Thyme of Death

Rating: 3 out of 5.

This is the third book in our A to Z Mystery Tour through the library. I will be choosing one book (hopefully the first book) from a mystery series on each shelf in my library’s mystery section, in alphabetical order by author, and reviewing it here. I have also added the series title list for each book to the website under Series in Order in the menu.

Thyme of Death Book Cover

Susan Wittig Albert 1992 – First in the China Bayles Mysteries

It’s the early 1990’s and China Bayles, disenfranchised lawyer and enthusiastic herbalist, has escaped to the fictional town of Pecan Springs, Texas where she acts as the town’s herbalist, selling herbs and items that smell like herbs. When her good friend dies, apparently by suicide, China is suspicious. More deaths ensue as clandestine relationships and financial arrangements are revealed.

Thyme of Death ticks all the boxes for a cozy mystery: somewhat amateur detective, very grisly murders, and police who act as a foil to the main character’s investigations. The chief of police in this small town, though, is only mildly obstructive; despite his slightly repulsive demeanor and habitual suspicion when dealing with China, the Chief holds a grudging respect for China. That respect is reciprocated, as China frequently tells her friends not to underestimate the Chief’s abilities.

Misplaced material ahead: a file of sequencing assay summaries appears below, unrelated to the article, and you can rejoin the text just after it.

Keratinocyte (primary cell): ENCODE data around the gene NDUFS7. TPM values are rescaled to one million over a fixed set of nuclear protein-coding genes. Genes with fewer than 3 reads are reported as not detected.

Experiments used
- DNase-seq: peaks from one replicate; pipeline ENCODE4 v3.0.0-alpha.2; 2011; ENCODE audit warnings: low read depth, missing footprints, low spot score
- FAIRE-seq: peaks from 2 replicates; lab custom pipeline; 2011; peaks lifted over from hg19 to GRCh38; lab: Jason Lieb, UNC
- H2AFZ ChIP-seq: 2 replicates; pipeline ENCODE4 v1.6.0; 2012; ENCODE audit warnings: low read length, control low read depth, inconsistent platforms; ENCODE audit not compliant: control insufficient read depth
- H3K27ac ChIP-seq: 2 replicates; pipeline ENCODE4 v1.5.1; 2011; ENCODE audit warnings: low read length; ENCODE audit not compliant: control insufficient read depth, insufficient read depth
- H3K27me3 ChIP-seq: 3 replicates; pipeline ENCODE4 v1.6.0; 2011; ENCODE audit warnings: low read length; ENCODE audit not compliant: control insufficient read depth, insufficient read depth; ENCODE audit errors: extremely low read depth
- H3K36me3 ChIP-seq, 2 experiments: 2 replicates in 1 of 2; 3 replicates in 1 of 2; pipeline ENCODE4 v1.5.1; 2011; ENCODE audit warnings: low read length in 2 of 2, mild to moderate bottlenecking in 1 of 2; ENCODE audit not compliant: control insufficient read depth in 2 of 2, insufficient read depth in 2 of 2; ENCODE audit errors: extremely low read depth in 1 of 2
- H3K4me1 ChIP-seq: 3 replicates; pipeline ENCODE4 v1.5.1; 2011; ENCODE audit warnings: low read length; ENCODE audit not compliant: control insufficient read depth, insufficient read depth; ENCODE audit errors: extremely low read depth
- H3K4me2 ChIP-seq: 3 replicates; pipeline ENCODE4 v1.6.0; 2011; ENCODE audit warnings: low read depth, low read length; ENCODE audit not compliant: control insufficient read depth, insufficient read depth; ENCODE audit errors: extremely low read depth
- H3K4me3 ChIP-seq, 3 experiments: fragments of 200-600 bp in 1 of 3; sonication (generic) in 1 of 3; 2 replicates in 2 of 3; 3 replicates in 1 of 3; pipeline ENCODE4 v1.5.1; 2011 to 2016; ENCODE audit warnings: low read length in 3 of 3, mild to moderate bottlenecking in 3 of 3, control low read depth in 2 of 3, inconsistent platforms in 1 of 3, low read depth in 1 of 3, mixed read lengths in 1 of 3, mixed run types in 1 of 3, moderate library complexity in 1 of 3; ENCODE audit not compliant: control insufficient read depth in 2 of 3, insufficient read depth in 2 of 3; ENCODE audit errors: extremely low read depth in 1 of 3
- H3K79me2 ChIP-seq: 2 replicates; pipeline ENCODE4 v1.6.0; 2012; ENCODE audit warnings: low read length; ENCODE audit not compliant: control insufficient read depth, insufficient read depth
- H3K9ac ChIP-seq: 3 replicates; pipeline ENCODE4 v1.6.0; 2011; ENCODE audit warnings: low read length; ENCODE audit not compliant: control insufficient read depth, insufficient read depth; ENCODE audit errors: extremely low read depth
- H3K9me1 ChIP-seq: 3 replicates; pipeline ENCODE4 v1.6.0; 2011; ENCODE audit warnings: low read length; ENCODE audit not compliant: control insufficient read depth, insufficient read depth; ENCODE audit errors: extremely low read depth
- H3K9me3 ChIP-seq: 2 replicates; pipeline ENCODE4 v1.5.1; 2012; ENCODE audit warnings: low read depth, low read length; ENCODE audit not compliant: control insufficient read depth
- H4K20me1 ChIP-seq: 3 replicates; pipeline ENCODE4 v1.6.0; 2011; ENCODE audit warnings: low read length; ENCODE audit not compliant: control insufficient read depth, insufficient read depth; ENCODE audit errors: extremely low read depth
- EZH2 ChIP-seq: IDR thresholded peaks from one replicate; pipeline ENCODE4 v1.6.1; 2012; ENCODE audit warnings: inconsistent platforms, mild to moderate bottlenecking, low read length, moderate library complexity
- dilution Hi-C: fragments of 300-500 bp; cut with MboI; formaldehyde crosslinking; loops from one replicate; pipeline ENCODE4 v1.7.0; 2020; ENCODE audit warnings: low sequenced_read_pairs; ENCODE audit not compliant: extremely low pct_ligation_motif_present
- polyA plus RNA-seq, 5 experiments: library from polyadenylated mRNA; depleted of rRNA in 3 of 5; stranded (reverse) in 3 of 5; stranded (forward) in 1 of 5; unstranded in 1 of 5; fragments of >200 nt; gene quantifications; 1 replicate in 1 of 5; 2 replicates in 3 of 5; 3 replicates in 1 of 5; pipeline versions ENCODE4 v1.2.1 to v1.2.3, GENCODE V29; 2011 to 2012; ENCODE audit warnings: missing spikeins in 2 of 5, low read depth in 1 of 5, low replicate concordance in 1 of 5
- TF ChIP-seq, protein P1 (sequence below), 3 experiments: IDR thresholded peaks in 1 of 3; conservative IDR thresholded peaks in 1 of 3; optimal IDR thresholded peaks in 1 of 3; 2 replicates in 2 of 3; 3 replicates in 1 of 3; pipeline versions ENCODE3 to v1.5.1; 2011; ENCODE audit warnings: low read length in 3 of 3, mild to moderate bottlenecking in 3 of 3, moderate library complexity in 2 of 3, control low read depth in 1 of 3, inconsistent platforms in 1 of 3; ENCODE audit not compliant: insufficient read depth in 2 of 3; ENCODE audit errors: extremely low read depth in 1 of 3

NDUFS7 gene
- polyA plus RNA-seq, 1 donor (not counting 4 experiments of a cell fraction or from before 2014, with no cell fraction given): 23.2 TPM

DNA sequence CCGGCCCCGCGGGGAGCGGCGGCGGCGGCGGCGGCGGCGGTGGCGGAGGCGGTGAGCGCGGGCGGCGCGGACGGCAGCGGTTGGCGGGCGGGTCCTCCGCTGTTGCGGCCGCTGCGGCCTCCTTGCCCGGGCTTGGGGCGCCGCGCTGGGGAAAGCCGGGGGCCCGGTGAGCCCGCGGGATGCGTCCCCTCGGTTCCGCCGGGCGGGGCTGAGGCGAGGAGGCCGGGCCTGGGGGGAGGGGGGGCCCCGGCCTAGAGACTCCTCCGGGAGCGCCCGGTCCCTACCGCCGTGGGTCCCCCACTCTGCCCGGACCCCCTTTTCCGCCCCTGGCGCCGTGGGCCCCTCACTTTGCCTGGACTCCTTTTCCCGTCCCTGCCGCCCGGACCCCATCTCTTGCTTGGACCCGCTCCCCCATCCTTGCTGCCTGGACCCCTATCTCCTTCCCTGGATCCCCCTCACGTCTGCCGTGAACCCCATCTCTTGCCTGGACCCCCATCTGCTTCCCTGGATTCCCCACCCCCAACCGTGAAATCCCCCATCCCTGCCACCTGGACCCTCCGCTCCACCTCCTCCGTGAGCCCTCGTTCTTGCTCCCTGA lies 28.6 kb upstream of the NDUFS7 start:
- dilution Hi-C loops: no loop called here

There’s a bit of romance as well (not with the Chief), and toward the end of the book, possibly a hint of greener pastures for China in that department.

The book has two drawbacks:

Most glaringly, dialect is used as shorthand to indicate that a character is somehow unpleasant or unintelligent. When a (presumably uneducated) townsperson uses the word “TV,” it’s depicted as “tee-vee” in dialogue; and when a character uses the word “thang” (in italics) instead of “thing,” the reader knows China does not respect that character. This is an unpleasant and ineffective literary device; I paused at every usage while trying to figure out how “tee-vee” would sound different than “TV.”

The second drawback? I figured out who the killer was early on, and was disappointed to see how long it took China and her cohorts to reach the same conclusion.

This series is still active with 28 titles, the most recent published in 2021. I’m giving it three stars; it’s a series I’ll probably continue, both because I mostly enjoyed the debut novel and because I’m looking forward to watching how technology unfolds as China moves from 1990’s snail mail and home phones (they weren’t calling them land lines then) to the uber-connected wireless world of the 21st century.

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